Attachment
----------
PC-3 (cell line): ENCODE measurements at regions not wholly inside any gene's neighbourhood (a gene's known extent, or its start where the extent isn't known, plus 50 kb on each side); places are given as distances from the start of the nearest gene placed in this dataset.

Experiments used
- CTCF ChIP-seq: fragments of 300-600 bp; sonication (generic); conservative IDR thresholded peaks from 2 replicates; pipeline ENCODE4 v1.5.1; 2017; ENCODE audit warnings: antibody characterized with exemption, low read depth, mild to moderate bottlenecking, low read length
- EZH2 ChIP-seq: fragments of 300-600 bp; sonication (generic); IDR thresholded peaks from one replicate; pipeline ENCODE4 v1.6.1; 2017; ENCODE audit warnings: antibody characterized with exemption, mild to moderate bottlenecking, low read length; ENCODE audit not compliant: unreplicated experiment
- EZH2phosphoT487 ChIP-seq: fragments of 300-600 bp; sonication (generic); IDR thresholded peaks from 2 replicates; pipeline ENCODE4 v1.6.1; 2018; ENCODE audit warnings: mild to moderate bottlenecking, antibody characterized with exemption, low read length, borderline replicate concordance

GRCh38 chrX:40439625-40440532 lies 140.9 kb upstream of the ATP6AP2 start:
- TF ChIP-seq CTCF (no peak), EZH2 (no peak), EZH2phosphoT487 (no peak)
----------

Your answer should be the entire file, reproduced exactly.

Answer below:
PC-3 (cell line): ENCODE measurements at regions not wholly inside any gene's neighbourhood (a gene's known extent, or its start where the extent isn't known, plus 50 kb on each side); places are given as distances from the start of the nearest gene placed in this dataset.

Experiments used
- CTCF ChIP-seq: fragments of 300-600 bp; sonication (generic); conservative IDR thresholded peaks from 2 replicates; pipeline ENCODE4 v1.5.1; 2017; ENCODE audit warnings: antibody characterized with exemption, low read depth, mild to moderate bottlenecking, low read length
- EZH2 ChIP-seq: fragments of 300-600 bp; sonication (generic); IDR thresholded peaks from one replicate; pipeline ENCODE4 v1.6.1; 2017; ENCODE audit warnings: antibody characterized with exemption, mild to moderate bottlenecking, low read length; ENCODE audit not compliant: unreplicated experiment
- EZH2phosphoT487 ChIP-seq: fragments of 300-600 bp; sonication (generic); IDR thresholded peaks from 2 replicates; pipeline ENCODE4 v1.6.1; 2018; ENCODE audit warnings: mild to moderate bottlenecking, antibody characterized with exemption, low read length, borderline replicate concordance

GRCh38 chrX:40439625-40440532 lies 140.9 kb upstream of the ATP6AP2 start:
- TF ChIP-seq CTCF (no peak), EZH2 (no peak), EZH2phosphoT487 (no peak)